The CTAF’s operational challenges come at a moment of deepening crisis for immigrant farmworkers.
In a wide-ranging interview at Borde Manifiesta, Carlos Marentes, CTAF founder, spoke about the current state of agriculture, the convergence of environmental and economic crises and the difficulties facing many community non-profits. According to Marentes, mechanization, drought and globalized production are pulverizing the wages, working conditions and employment prospects of farmworkers.
Marentes recalled a recent visit he made to an onion field near Las Cruces, New Mexico, where he said the workers did not have legally-required drinking water available for them even though the late morning temperature was already pushing 100 degrees fahrenheit. Many workers are now afraid to speak out against labor law violations, Marentes said.
“Workers are accepting everything because of the desperation to work, even if it’s just one or two days, whatever they can get,” he added.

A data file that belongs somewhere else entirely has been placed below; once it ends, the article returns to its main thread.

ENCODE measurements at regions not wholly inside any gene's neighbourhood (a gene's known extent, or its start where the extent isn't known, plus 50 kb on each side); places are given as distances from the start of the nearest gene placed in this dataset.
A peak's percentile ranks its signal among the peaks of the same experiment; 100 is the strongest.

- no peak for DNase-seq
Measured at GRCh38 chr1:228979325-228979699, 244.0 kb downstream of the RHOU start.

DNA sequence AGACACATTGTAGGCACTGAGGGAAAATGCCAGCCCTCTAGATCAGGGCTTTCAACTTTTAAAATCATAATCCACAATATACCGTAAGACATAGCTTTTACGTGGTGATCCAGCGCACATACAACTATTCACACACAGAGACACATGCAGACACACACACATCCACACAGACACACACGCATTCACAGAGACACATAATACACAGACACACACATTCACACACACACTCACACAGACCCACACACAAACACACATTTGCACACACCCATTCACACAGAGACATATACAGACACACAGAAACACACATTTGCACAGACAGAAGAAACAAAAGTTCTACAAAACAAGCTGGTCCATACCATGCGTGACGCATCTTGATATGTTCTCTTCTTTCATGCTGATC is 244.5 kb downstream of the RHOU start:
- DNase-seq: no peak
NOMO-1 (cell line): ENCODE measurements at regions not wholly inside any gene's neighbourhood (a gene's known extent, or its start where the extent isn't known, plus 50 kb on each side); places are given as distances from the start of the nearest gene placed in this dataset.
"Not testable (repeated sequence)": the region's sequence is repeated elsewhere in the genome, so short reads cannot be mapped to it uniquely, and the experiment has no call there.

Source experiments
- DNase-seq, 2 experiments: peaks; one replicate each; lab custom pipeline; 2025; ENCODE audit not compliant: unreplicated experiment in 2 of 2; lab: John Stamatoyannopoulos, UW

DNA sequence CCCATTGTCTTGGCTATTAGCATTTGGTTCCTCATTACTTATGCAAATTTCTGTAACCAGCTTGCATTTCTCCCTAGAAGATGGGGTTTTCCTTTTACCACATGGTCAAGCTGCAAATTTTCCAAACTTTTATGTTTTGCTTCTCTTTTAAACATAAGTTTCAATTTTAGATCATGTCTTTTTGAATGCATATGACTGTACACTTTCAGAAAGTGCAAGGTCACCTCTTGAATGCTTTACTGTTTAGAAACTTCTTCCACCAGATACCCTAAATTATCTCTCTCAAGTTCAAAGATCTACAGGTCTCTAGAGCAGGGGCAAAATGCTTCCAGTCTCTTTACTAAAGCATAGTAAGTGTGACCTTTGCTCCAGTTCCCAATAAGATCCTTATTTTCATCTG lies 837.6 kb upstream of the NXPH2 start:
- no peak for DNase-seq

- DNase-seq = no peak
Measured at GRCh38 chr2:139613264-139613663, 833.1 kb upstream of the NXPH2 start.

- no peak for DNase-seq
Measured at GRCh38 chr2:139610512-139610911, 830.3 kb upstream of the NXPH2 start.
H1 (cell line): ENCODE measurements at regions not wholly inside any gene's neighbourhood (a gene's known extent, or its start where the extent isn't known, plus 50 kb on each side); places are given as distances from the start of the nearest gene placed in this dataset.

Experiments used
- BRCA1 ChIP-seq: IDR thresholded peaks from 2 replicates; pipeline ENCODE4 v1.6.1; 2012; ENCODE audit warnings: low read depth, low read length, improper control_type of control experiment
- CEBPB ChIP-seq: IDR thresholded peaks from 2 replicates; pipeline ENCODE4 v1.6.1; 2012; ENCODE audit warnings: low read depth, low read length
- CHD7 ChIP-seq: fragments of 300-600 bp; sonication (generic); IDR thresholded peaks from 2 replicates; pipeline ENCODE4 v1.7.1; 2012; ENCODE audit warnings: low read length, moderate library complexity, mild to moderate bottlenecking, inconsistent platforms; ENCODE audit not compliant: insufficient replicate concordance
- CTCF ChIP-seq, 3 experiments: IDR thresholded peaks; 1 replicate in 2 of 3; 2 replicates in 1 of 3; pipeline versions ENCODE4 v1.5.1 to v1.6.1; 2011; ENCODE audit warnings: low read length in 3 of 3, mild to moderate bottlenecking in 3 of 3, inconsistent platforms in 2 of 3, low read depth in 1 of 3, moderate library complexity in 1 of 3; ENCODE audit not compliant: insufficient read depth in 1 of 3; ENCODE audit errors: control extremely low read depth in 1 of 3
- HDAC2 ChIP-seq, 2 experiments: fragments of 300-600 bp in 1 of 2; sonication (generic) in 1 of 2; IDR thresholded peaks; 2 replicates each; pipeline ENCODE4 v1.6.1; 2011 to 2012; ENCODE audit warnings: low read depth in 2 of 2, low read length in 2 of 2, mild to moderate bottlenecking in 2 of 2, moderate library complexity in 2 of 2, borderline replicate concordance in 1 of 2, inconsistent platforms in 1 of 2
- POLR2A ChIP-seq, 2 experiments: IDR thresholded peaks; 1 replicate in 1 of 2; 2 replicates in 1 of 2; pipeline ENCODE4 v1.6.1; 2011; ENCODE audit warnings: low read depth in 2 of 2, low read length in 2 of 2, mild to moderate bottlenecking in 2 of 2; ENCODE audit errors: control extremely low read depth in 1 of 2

The Las Cruces area ranks among the hardest-hit localities in the nation for job loss, and employment scarcities have expanded well beyond the agricultural sector. Citing New Mexico Department of Workforce Solutions data, the Albuquerque Journal reported this week that the Las Cruces area lost 1,700 non-farm jobs between May 2010 and May 2011, resulting in a 2.4 percent drop in overall employment outside of agriculture.
Marentes contended that a downward pull on the working class as a whole is in acceleration.
“We were saying that it’s not true that the North American workers with their wages and conditions and possibilities of well-being were going to pull up the exploited workers of Mexico and the South,” Marentes said in reference to arguments that were made in favor of the North American Free Trade Agreement 20 years ago. “With the passage of time, the opposite has occurred.”